Definitive Jux, 2002

REVIEW BY: Benjamin Ray


Hip hop has a lot more to offer than guns 'n' clubs 'n' hoes. It may be tricky to find them on the radio, but those artists that want to push the boundaries of hip hop, to make a statement while offering more musically than thumping beats, are a treasure. Witness Outkast, the Roots and now Rjd2.

Actually, this one doesn't really have a social's more like an ambient techno rap album. Tough to picture, perhaps? That's a good sign, and this is a good album. "The Horror," in particular, has a creepy, warped synthesizer riffing over top of a solid drum/bass combo, with the occasional word about understanding monsters floating in and out of the din; it's the best song here.my_heart_sings_the_harmony_web_ad_alt_250

“Ghostwriter” uses a spare hip-hop beat, several keyboards and the occasional strings to great effect, creating a languid jam that ends far too soon. “Smoke & Mirrors” is firm Moby territory, with old blues lyrics superimposed over top of a modern techno beat, which gives way to the kinetic “Good Times Roll pt. 2,” which is basically Rjd2 going crazy on his turntables in between a 70s funk Earth, Wind and Fire-type sound.

“Chicken-Bone Circuit” uses real drumming instead of electronic drums behind a wall of keyboards and conversation snippets, while “2 More Dead” is a laid-back soul jam with a light club beat. And the closer “Work” sounds, of all things, like Ray Charles gone modern R&B.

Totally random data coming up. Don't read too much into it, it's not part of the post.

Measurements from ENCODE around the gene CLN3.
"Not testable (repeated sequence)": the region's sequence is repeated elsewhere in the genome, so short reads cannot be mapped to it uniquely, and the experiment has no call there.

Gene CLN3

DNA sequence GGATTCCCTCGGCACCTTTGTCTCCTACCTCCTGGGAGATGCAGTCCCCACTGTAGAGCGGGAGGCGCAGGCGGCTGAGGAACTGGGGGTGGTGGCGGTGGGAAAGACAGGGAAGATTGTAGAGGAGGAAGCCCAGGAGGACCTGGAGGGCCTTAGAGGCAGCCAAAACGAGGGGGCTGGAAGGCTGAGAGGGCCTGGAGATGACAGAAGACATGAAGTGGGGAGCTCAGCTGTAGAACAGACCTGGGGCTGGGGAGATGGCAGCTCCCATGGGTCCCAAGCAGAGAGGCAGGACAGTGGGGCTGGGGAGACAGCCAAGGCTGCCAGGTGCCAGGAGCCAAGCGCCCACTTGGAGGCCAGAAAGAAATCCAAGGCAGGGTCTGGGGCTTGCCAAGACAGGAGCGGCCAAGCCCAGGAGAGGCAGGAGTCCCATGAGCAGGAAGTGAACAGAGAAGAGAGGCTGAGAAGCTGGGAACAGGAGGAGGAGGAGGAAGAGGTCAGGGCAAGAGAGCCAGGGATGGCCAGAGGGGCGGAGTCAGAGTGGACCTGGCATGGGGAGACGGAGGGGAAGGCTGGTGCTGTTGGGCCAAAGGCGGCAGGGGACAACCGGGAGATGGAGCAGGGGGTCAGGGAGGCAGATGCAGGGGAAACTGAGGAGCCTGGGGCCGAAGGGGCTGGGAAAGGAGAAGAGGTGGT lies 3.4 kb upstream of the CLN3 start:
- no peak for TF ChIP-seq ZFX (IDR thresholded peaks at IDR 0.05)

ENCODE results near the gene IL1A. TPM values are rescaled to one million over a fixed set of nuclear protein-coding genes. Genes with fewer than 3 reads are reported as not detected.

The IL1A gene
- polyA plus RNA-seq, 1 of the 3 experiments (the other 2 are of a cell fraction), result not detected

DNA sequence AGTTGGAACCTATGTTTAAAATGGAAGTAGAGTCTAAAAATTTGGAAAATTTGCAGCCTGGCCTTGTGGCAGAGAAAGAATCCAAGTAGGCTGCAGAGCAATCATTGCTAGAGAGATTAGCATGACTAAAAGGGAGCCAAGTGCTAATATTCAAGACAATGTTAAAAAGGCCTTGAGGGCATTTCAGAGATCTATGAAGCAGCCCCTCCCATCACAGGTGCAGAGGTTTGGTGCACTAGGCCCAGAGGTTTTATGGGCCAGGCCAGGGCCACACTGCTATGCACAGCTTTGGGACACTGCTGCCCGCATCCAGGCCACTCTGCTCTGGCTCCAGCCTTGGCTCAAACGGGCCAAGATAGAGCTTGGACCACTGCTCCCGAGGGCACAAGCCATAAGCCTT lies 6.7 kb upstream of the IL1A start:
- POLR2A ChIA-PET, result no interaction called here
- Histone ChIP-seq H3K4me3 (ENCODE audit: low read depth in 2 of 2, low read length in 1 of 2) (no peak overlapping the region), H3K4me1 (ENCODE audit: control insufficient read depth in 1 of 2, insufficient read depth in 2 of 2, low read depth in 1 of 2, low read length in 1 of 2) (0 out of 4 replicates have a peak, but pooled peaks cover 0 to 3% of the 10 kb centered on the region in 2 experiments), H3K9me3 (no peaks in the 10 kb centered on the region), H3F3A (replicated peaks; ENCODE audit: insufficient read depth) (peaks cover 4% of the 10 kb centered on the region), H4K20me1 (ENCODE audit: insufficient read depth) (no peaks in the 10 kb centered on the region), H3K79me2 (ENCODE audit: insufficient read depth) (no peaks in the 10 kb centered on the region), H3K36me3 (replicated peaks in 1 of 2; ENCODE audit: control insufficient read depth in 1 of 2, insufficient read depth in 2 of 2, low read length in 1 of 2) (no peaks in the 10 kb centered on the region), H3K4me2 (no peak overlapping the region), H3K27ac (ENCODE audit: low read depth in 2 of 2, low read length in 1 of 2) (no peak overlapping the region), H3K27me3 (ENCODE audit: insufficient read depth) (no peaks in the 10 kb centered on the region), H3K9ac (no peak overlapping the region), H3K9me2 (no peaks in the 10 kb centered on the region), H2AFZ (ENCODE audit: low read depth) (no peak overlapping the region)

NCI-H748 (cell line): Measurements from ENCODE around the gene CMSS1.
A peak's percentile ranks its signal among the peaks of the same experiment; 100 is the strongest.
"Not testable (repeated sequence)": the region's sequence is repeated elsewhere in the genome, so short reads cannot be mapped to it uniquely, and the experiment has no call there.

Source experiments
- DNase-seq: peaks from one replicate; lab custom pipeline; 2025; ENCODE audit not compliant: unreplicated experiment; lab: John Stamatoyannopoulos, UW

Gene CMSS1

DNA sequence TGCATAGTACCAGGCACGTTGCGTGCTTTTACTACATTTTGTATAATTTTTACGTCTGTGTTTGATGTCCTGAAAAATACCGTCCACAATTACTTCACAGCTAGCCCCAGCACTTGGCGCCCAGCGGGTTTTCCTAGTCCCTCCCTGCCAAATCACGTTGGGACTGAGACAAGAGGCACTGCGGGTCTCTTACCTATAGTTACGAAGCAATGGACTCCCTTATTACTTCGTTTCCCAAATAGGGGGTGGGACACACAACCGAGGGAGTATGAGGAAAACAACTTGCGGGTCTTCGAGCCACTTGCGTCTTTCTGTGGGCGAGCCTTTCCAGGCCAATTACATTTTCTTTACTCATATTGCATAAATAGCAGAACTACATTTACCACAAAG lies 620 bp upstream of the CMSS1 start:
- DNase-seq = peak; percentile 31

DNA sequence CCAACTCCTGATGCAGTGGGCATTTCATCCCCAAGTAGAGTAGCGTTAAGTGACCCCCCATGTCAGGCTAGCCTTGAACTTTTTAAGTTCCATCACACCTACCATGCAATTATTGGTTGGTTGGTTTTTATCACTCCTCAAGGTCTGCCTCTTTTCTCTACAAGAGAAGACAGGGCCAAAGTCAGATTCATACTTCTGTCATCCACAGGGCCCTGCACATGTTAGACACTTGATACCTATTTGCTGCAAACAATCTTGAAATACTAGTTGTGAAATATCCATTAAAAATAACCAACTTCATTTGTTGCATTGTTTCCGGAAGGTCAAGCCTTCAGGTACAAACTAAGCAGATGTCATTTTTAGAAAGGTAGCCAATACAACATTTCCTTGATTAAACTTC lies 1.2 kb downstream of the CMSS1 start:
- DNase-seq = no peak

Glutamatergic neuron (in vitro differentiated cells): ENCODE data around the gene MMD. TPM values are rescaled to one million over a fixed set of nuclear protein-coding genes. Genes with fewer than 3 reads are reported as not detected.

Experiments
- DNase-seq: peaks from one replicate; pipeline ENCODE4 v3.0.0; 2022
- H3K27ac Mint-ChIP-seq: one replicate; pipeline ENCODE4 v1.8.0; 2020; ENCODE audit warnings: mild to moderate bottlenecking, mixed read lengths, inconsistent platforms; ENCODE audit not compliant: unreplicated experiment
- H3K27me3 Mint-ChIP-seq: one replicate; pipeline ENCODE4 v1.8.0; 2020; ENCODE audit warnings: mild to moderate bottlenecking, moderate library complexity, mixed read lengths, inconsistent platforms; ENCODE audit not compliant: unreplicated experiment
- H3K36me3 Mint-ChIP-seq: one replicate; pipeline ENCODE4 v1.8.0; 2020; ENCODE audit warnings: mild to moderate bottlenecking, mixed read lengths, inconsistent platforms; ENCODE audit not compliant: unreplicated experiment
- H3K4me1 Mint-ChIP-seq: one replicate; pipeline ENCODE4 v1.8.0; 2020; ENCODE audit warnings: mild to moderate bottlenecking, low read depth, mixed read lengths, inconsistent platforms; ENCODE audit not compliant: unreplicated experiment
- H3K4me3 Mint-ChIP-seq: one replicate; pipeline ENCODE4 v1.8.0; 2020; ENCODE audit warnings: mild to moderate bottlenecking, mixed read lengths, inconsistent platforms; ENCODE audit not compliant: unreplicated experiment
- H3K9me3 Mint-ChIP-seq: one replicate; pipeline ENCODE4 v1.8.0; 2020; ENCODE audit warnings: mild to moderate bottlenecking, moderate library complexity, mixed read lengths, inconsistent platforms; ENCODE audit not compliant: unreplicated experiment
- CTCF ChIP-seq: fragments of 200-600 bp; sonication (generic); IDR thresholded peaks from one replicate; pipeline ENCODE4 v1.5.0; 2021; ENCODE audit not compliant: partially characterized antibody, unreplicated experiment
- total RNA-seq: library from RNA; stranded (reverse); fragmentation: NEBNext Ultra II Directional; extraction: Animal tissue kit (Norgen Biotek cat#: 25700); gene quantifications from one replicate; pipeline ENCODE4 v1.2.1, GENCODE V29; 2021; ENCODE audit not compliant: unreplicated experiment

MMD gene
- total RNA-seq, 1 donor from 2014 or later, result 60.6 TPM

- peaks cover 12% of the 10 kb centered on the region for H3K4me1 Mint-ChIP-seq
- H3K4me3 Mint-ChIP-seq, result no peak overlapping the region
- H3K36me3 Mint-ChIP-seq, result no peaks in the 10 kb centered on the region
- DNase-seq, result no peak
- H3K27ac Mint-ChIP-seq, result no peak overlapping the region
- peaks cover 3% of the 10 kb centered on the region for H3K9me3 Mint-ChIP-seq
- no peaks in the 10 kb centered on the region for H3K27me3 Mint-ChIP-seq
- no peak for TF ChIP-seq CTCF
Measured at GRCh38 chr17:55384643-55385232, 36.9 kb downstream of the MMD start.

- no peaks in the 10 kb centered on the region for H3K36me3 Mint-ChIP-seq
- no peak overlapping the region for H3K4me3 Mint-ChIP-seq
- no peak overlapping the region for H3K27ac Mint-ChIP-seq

Sadly, the album's weakness is in the straight-up rap songs, which don't have the memorable hooks needed. "Final Frontier" blends rapping with female vocals, but the single groove gets tedious after a few minutes. “F.H.H.” could have been good but just doesn't work (despite the great line “So what the fuck is your definition of underground? / Depressing beats and bleeped cats who love their sound? / Well I ain't part of that.”)

What Deadringer offers is funk, soul, hip hop and electronica in a way few have attempted (at least few that have released CDs in 2006). With an abundance of creativity and lack of the self-aggrandizing that mars so much modern hip hop, the disc is definitely worth hearing. 

Rating: B

User Rating: Not Yet Rated



© 2006 Benjamin Ray and The Daily Vault. All rights reserved. Review or any portion may not be reproduced without written permission. Cover art is the intellectual property of Definitive Jux, and is used for informational purposes only.